Teen Spirit knows it’s a story that’s been told before. That’s not what makes it compelling. Though it has a star in Elle Fanning capable of projecting both deep hurt and building magnetism, that’s not what makes it compelling. Instead, it’s that writer/director Max Minghella has taken a familiar story and found new corners to focus on, so that even when Teen Spirit goes where you think it might, it sidesteps melodrama and becomes electrifying.
On the Isle of Wight, Violet (Fanning) lives with her single mother, goes to school, works, and dreams of being a singer. But the dream goes only so far as open mic night at a local club, where everyone’s polite, but not able to do much more than nod approval. Only the sozzled Vlad (Zlatko Buric) pays enough attention to recognize her talent.
When the newest UK television talent contest announced auditions on the island for the first time, Violet has to psyche herself up for it. She’s untried; she’s mostly sung for her horse. Hiding her initial audition from her mother, Violet needs a guardian because she’s only 17, and asks Vlad for help. Surprise: Vlad was once a famed opera singer, so when he has advice about singing, he’s probably right.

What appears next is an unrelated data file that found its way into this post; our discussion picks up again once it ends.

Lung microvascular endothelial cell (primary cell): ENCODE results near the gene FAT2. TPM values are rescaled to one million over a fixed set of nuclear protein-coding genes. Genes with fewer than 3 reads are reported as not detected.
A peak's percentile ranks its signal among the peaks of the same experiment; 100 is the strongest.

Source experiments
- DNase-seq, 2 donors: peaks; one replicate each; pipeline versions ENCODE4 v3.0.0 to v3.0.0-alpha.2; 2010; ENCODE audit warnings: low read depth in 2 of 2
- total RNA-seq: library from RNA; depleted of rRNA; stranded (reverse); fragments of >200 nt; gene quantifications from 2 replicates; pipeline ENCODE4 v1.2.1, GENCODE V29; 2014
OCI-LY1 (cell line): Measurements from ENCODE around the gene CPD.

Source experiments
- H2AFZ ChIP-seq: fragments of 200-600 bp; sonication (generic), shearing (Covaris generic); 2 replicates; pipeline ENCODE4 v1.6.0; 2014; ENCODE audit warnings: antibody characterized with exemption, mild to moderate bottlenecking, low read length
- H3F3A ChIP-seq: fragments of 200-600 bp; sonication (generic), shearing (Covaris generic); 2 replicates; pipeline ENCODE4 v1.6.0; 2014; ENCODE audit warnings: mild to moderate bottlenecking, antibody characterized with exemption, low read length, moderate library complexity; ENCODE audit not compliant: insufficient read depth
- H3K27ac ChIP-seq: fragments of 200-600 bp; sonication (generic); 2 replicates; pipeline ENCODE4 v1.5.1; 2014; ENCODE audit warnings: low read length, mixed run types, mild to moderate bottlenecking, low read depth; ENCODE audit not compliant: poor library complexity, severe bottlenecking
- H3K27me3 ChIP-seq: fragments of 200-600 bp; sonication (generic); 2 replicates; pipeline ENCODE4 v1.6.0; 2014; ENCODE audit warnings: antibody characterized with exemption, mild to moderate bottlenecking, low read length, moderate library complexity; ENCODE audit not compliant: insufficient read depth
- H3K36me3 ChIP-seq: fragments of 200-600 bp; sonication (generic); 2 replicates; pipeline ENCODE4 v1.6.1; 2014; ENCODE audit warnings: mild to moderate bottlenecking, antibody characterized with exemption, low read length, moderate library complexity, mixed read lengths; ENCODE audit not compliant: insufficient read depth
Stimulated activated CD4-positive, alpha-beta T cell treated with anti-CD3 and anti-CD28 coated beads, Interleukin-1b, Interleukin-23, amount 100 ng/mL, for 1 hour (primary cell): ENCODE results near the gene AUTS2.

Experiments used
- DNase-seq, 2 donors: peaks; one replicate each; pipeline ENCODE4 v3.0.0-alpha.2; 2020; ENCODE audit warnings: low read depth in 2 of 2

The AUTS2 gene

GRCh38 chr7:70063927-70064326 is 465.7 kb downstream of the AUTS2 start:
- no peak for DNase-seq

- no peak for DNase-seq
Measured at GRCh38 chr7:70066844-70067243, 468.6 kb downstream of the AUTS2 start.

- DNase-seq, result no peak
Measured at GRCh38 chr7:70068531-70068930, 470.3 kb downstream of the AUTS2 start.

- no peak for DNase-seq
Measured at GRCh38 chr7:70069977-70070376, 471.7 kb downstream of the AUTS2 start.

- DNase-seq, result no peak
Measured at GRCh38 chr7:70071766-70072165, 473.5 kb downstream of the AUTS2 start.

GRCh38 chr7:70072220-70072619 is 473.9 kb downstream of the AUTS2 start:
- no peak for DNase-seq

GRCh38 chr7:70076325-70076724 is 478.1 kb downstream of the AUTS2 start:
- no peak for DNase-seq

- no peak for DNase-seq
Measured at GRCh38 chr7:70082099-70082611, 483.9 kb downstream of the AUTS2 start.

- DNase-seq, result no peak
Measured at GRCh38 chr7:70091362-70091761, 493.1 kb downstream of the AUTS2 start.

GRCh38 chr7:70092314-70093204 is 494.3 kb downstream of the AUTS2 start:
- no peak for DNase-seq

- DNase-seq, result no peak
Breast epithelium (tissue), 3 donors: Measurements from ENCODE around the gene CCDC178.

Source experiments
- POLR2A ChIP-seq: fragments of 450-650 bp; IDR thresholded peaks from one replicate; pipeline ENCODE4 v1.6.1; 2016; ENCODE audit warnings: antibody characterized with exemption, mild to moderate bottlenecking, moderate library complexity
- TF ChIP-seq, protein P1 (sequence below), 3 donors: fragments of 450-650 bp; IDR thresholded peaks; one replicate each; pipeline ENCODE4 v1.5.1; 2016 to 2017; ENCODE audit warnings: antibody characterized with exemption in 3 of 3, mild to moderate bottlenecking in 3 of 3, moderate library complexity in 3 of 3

You can see where it’s going to go, but Minghella stages it so well. The first audition, we don’t even hear. A lesser movie would have focused on Violet’s sense of inferiority there; instead, it’s clear that Violet’s biggest competition is herself. At the second audition, in the spotlight, all the melodramatic bits wash together in montage. Up to then, the movie has focused on Violet’s place in the town, not on what drives her. It’s an exhilarating music video, and getting accepted to the next round is almost anticlimactic.
The story moves quickly and compactly, and Minghella keeps doing the same subverting of expectations. Hold on to your hats — he has respect for the audience and leaves it to us to connect the dots for the big scenes, instead focusing on the small moments, which leaves room for a truly tender friendship to build between Violet and Vlad. Every emotional beat feels earned, not forced.
For this kind of story, everyone feels surprisingly human. There are no villains here, just people living their lives and doing the best they can. Success is beside the point — but Fanning gives her all, an actor who even when glammed up can’t help but show the real person underneath. We root for Violet, but don’t need her to find fame.
And thus, Teen Spirit deserves to be very successful. It’s an assured directorial debut, and yes, a feel good movie. I’m far from a teen, but it lifted my spirit.
Teen Spirit will have a nationwide release in April.